Why the Boston Marathon is the Best in the World

It’s almost impossible to qualify for and the hills are brutal, yet everyone wants to run Boston.

The start of the 1939 Boston Marathon. Photo via Boston Public Library/Flickr

The start of the 1939 Boston Marathon. Photo via Boston Public Library/Flickr

The Boston Marathon is a huge day for this city. Patriots’ Day seems like it’s Boston’s own national holiday, and the Marathon is the holiday’s parade. Plenty of other cities have marathons, so what makes the Boston Marathon so special?

For one thing, it’s old, and Boston loves history. Now in its 117th year, the Boston Marathon is the oldest annual marathon that is still in existence. Only 15 men braved the inaugural Boston Marathon in 1897. This year, 29,000 participants from 90 countries will toe the line in Hopkinton.

Among the historic highlights: The race was held in 1918 during World War I, but the format was temporarily replaced by a ten-man military relay race; Boston was also the first major marathon to sponsor a wheelchair division, beginning in 1975; and in 1996, for the centennial Boston Marathon run, the Boston Athletic Association captured a Guinness World Record for the then-largest marathon ever.

Another key part of the event’s appeal is just how difficult it is to earn a spot. Boston is a city known for selective schools and exclusive neighborhoods, so it’s no surprise we limit the entries to our marathon to include only the very best. The qualifying standards (known to many in the running community as “BQ’s”) were introduced in 1970, and are very fast compared to other marathons. Qualifying for Boston can be an athlete’s life goal, and the qualifiers are growing continuously faster over the years. Several Olympic champions from around the world have competed in the Boston Marathon over the years, though only one male and four female Olympic champions have successfully captured the elusive Boston title. So call us elitists.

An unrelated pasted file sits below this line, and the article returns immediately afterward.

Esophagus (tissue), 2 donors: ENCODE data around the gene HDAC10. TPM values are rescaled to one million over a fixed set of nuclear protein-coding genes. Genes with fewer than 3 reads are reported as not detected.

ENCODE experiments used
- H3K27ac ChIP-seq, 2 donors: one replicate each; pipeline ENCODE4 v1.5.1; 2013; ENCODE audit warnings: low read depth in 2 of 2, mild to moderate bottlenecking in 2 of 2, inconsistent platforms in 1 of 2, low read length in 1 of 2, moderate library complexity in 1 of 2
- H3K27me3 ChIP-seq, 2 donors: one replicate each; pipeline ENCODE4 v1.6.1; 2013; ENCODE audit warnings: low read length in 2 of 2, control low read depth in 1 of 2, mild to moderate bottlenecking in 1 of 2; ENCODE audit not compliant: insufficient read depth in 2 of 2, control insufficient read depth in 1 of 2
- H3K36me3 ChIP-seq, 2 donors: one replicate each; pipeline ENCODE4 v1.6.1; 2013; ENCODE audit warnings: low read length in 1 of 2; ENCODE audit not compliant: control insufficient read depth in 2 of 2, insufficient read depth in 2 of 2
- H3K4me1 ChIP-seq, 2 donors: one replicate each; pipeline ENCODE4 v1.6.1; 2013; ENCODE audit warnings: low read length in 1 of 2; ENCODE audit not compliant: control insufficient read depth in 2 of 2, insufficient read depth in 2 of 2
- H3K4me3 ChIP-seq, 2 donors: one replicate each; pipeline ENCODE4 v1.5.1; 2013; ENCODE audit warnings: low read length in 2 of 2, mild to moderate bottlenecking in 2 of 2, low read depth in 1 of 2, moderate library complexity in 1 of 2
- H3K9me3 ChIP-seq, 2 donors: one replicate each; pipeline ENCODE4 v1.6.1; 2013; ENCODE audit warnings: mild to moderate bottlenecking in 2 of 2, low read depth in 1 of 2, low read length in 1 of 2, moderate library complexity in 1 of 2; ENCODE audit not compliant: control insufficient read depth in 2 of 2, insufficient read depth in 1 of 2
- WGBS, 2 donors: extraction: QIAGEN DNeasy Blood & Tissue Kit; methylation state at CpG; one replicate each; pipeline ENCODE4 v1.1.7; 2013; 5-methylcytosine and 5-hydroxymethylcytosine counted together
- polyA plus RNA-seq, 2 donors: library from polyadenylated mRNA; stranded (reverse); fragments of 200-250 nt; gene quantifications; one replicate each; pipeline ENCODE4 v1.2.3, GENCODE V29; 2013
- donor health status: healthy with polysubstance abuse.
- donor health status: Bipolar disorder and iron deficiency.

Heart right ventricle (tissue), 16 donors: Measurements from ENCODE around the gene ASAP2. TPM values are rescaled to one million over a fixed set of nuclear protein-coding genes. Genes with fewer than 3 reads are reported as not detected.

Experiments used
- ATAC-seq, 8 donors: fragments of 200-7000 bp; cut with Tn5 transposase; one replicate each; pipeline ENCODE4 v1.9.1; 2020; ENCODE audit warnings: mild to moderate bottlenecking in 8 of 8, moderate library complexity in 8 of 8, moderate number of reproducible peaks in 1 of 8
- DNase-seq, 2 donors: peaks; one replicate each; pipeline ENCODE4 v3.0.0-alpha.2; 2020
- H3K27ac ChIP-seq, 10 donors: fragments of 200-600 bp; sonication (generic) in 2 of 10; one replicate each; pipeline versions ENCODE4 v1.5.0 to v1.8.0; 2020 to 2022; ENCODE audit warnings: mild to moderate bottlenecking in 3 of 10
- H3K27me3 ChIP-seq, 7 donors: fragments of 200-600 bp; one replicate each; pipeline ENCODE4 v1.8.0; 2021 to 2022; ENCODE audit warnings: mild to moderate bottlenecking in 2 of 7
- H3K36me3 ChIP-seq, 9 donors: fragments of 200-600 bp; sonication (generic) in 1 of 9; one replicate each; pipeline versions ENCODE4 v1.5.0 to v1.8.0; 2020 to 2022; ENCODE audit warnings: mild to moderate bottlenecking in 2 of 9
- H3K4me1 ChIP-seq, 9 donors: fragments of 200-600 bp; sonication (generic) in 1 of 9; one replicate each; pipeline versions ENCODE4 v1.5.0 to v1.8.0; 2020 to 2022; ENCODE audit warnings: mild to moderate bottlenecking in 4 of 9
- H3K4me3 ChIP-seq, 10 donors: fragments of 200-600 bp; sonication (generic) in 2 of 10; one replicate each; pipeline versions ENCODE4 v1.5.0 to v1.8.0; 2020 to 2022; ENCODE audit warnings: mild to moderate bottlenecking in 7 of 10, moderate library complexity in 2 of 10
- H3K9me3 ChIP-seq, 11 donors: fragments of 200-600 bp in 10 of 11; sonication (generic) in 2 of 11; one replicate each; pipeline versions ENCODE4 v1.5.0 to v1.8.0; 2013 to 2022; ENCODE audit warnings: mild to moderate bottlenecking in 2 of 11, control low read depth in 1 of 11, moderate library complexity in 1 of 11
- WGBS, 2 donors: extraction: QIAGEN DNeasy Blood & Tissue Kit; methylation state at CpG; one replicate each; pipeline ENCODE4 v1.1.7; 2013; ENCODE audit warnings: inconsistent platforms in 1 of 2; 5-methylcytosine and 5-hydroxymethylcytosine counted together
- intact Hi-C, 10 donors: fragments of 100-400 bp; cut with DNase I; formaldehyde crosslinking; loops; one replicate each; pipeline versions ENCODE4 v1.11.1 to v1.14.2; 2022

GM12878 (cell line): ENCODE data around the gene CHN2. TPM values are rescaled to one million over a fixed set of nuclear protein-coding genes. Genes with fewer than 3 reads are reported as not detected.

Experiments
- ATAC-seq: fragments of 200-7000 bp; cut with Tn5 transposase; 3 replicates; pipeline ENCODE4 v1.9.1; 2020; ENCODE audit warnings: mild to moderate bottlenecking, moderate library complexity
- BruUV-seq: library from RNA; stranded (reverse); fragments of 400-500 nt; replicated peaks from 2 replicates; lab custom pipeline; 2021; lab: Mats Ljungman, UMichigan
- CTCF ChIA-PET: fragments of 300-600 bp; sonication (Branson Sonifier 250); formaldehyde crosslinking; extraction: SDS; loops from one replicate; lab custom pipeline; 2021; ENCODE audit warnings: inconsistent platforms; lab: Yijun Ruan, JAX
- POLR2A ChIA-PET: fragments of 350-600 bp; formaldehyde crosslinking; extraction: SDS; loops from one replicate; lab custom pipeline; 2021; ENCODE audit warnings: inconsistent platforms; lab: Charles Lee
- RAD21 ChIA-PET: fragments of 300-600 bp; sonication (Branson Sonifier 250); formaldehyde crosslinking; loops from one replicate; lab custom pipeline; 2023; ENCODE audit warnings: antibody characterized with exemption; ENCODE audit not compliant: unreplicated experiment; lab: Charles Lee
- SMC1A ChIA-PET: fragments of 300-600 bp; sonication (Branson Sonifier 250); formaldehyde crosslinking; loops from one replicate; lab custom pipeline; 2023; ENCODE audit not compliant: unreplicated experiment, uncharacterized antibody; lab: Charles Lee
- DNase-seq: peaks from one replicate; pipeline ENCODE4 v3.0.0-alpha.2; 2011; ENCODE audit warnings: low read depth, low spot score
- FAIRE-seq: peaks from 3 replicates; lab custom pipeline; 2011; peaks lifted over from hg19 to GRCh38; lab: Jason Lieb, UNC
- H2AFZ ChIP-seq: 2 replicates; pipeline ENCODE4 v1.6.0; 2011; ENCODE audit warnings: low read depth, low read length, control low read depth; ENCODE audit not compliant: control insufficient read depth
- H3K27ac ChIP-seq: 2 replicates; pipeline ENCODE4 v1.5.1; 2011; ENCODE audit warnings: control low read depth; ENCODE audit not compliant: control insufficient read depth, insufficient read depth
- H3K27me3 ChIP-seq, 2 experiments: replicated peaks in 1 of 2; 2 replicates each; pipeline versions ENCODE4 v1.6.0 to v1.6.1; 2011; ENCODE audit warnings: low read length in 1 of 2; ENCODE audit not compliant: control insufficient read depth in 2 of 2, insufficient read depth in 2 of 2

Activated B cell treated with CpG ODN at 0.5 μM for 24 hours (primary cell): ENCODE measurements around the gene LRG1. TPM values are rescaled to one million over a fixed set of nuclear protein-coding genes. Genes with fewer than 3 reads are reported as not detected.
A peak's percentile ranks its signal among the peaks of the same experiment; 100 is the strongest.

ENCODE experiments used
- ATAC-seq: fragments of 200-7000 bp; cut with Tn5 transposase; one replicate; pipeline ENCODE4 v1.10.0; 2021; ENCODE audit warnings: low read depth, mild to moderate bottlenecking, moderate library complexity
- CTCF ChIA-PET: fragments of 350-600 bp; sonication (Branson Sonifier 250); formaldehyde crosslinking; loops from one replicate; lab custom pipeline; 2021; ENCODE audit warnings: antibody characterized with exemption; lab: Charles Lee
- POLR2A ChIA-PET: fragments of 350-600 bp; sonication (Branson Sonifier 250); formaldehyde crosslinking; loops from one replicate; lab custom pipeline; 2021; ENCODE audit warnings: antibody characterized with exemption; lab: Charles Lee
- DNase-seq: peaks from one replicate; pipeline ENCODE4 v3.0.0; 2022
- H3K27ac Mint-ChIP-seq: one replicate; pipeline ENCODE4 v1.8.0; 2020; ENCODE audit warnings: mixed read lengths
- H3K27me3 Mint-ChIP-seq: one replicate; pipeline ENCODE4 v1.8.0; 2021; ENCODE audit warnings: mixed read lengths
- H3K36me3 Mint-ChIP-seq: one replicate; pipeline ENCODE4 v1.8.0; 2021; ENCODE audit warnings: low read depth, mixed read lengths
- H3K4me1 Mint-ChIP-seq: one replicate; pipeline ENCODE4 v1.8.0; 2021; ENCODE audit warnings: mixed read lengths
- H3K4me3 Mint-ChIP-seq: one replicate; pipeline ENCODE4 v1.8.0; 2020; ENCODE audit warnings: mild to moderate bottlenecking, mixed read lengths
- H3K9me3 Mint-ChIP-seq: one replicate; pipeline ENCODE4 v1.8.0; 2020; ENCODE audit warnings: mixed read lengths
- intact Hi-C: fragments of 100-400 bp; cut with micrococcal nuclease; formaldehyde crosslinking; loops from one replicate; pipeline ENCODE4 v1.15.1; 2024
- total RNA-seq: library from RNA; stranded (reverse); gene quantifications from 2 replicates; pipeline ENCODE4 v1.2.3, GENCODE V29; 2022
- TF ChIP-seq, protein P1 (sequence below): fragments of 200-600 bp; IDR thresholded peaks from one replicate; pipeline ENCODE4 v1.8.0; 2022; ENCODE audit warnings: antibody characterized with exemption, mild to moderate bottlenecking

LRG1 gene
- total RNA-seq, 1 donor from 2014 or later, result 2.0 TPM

Let’s not forget about the course, which is known for being brutal. The rolling hills are especially grueling, even for the most seasoned marathoner, concluding with the famously miserable “Heartbreak Hill.” Running the Boston Marathon forces athletes to be more tactical and strategic than on flatter marathon courses. As if running 26.2 miles wasn’t enough to feel the burn.

Another thrill of the Boston Marathon is the crowds. Police and officials along the route estimate that the Boston Marathon draws 500,000 spectators, making it New England’s most widely viewed sporting event. When it comes to on-site media coverage for a single-day sports event, only the Superbowl gets more attention. In other words, on Marathon Monday, all eyes are on Boston.

So, the Boston Marathon is extremely selective, agonizingly difficult, boasts a lot of history, and draws a huge crowd. This is Boston; what more would we ask for?